'Magic Mike' Review By Thomas Clarke (Kiion)

More like Tragic Mike than Magic. A shame.
  • OVERALL
    2.5
    WORTHY
  • Story
  • Acting
  • Directing
  • Visuals
Few directors release movies as quickly as Steven Soderbergh. Since 2004 he has racked up 14 different movies. With as many movies being made as this it is obvious to most that not all will be critically acclaimed. This is the bracket that 'Magic Mike' falls into, which could be seen as a shame due to the nature of the project and the cast that is signed on. Following on from last years 'Contagion' and 'Haywire', Soderbergh has decided to shift his focus entirely to a new plot device; that of male strippers in America and the lives they lead. It is a nice premise, that is rarely shown in cinemas, but is handled in such an average manner that never does it reach the highs of other movies that deal with subjects that are uncommon in the mainstream.

'Magic Mike' tells of a young boy who has flunked everything, struggles to keep a job and has fashion taboos on many articles that are compulsory for getting on in life- such as a tie. Living with his sister who wants him to achieve ambitions, Adam is just not bothered. That is until he meets a 30 year old male stripper who goes by the name 'Magic Mike'. Mike shows him how to get money through taking off your clothes and enlists him into his world. This film chronicles his rise into the job he enjoys, soaking in on all the bad lifestyles that come with having everything. In a complete opposite manner it also outlines the desire to leave the shady profession that Mike holds, striving to be an entrepreneur of custom furniture. It is a average plot at best but is made even harder to watch with nothing seeming like it is finished. The love story that has been added into the mix is never resolved in a way that would leave audience members happy and the personal lives of the two lead characters are never fully concluded, leaving the audience with annoyance at wanting more out of the time that they have put into each character respectively. This is the most major flaw as it means there feels no real point to watching the film. Adding scenes into the production with only the aim of making people talk about whats shown, means that this film also feels put together in a rushed and unorganized fashion. In truth, if hollywood stars stripping is not enough to entice you, then really this film has not much else for you to find interest.

On the plus side, the main strength of this movie rests on the shoulders of the two leads. Channing Tatum, as Mike, and Alex Pettyfer, as Adam, perform in such a way that makes the film watchable. With confidence given from his stint as a stripper, Tatum seems to enjoy his role throughout. Pettyfer however begins stiff but seems to gain more comfort as the film moves through. The chemistry is also very strong between the two people, which shows through to the audience who are enabled to become engrossed in both characters lives for the most part.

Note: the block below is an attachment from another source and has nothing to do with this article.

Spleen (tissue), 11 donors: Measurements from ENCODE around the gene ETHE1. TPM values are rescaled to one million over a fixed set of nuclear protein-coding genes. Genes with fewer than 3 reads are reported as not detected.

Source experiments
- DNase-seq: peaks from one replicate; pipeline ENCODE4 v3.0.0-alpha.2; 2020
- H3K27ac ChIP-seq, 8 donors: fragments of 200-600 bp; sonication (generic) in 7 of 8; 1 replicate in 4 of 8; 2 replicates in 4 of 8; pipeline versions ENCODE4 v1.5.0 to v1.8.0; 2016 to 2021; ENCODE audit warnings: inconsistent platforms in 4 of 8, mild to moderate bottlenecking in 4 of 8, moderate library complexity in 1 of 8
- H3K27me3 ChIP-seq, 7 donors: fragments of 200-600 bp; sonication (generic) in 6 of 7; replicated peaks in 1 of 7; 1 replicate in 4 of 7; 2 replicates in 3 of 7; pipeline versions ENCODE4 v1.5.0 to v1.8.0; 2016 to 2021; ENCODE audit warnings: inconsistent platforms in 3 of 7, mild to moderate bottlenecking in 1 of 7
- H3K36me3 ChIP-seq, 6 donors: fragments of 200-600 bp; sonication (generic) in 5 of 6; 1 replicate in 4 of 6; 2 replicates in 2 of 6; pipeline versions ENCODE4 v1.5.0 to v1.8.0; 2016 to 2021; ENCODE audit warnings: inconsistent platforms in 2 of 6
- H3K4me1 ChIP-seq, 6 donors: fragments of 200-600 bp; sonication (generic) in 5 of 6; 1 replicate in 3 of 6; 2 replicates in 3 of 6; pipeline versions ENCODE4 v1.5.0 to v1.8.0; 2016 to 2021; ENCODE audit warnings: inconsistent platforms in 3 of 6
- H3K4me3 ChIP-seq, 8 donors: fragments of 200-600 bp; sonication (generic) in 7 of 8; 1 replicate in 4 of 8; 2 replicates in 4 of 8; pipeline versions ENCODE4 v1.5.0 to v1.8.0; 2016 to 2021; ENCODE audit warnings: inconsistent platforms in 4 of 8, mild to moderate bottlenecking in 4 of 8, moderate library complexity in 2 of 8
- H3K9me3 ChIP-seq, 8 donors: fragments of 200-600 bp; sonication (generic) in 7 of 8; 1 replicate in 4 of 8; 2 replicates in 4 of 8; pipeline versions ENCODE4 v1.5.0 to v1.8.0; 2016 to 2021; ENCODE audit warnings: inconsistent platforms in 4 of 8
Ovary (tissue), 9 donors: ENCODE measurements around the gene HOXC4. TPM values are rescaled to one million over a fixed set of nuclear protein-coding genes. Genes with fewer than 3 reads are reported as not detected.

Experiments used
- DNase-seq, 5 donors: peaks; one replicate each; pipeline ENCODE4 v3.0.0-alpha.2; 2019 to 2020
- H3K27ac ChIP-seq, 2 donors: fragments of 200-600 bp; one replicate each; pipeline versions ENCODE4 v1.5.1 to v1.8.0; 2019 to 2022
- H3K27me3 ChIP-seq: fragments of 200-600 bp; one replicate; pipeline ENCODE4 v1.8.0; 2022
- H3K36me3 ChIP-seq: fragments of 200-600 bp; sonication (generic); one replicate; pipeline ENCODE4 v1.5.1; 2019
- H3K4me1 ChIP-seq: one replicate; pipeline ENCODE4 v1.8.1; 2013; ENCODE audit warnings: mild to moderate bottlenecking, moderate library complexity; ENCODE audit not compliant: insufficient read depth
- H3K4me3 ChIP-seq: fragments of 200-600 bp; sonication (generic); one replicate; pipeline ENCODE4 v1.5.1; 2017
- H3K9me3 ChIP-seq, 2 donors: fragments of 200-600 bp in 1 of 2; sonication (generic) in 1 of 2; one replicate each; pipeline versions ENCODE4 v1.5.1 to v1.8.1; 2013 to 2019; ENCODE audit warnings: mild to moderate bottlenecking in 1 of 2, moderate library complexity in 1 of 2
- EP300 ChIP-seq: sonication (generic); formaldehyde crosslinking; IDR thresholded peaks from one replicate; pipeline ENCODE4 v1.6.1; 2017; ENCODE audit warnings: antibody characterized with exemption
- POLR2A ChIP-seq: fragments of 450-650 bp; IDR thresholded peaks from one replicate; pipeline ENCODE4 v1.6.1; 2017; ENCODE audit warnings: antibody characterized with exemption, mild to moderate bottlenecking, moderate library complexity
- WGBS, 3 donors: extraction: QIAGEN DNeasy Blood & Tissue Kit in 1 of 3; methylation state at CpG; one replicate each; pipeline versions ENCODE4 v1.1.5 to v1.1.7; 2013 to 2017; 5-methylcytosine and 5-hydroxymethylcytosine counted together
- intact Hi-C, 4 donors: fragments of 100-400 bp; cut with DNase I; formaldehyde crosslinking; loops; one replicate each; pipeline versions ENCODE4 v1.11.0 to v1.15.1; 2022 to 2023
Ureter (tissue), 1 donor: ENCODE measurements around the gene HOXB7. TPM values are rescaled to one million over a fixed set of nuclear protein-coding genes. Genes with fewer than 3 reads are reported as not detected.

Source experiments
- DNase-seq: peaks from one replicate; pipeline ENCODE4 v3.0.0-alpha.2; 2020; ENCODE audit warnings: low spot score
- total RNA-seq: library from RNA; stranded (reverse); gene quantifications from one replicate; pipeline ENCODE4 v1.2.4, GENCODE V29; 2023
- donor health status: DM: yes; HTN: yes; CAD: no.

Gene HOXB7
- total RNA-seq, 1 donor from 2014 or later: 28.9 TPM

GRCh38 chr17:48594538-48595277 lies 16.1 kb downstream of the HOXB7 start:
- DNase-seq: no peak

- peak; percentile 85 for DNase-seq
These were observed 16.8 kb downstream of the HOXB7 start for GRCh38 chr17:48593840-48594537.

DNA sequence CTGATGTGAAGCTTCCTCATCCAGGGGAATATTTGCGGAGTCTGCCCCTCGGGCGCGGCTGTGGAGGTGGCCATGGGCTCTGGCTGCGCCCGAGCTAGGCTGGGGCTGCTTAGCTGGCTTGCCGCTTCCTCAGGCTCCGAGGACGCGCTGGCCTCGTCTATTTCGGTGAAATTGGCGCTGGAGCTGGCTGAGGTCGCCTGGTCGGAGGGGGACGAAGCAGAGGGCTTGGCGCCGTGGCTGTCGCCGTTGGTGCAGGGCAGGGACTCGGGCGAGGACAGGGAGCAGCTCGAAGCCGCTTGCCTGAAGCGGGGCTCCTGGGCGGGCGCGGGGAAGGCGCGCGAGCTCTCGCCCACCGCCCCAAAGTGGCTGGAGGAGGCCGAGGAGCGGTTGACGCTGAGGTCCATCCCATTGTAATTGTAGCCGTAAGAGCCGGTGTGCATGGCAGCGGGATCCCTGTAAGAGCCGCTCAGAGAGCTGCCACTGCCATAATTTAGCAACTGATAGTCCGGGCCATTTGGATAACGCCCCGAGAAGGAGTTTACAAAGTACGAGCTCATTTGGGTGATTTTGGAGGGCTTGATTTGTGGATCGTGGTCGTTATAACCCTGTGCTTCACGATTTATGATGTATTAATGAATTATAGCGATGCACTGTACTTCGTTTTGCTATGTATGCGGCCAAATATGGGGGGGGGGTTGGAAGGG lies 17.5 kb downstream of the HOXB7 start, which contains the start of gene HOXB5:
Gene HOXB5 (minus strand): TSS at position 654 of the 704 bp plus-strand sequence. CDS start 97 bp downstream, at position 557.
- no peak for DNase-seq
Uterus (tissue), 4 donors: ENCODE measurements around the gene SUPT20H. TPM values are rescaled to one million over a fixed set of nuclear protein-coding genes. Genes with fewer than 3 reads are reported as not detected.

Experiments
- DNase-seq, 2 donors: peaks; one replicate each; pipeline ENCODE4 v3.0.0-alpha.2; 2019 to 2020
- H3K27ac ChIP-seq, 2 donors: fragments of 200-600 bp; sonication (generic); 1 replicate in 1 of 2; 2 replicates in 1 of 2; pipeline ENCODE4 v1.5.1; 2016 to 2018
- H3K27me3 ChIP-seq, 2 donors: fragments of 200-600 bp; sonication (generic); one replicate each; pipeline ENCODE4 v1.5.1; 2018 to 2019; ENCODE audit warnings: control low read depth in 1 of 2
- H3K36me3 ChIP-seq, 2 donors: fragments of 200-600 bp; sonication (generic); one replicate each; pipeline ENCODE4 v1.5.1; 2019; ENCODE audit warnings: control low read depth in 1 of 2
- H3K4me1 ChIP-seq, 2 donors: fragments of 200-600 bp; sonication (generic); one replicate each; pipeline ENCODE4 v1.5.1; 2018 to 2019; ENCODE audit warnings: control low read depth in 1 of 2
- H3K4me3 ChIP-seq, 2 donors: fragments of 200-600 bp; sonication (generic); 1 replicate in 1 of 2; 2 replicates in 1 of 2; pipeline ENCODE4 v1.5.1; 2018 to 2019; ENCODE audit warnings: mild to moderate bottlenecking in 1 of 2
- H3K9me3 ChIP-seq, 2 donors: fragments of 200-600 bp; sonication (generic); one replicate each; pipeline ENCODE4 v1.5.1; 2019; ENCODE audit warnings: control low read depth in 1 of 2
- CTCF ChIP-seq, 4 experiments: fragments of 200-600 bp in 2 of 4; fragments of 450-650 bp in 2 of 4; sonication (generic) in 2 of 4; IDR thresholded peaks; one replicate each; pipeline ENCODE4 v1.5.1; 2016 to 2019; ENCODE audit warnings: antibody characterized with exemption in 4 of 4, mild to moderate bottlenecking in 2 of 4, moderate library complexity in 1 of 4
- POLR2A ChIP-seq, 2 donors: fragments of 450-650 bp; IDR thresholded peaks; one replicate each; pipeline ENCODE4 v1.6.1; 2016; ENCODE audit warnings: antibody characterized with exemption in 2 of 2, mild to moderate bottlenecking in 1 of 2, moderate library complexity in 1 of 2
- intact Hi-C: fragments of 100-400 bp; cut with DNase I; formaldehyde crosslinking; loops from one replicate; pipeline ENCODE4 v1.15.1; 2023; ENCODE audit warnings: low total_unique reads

Flaws that this film have are many and common throughout. The pacing of the entire film never feels balanced. Some segments go along too fast with not enough information given to those who are watching, whilst others drag at a snails pace due to untimely breaks in speech, and words that are really not needed. If the pacing was changed and all scenes were cut that were not needed, then this film could probably be half as long in duration. Through not getting the balance correct it means that in many parts the film borders on becoming a dull and painful thing to watch. With possibly one of the most annoying people to watch as one of the main cast in this production, this film also fails on casting Cody Horn as Mike's love interest/Adam's sister Brooke. Throughout the entire film the girl does not smile, instead making the same expressionless fast in every stage of her characters mood. At first it seems needed but by the end of the film it just becomes plainly annoying. When delivering her lines she is in many occasions wooden in delivery, and she is unable to convey any chemistry with Tatum in what she performs. She spoils the entire acting on this film, and long after the film ends you will wonder why on earth she has chosen this career, let alone been cast in this feature. A complete mismatch to other talent that has been present in the director's back catalogue. The final major flaw that can be said about this movie is the stylistic approach the director has implemented. Like 'Haywire', this film is overly styled but in a way that does not fit the context of the movie. With the same orange tint put over the entire film, none of the cinematography used feels real. It really takes a lot away from what is occurring on screen and like many things found in the film, it never feels needed. This film holds to many flaws to be counted as a masterpiece, this is a shame because without these flaws this film promised to be great.

An average storyline at best. An annoying lead actress. An over stylistic approach to the film production qualities. A narrative that never finishes anything it starts. This film is barely watchable, with the only saving grace being the two lead actors, and a fine performance from Matthew McConaughey to be had. An hour long storyline stretched over two, this film will lead many a viewer to complete and utter boredom. A film that offered loads in ideas but never fully meets any. Plainly average.

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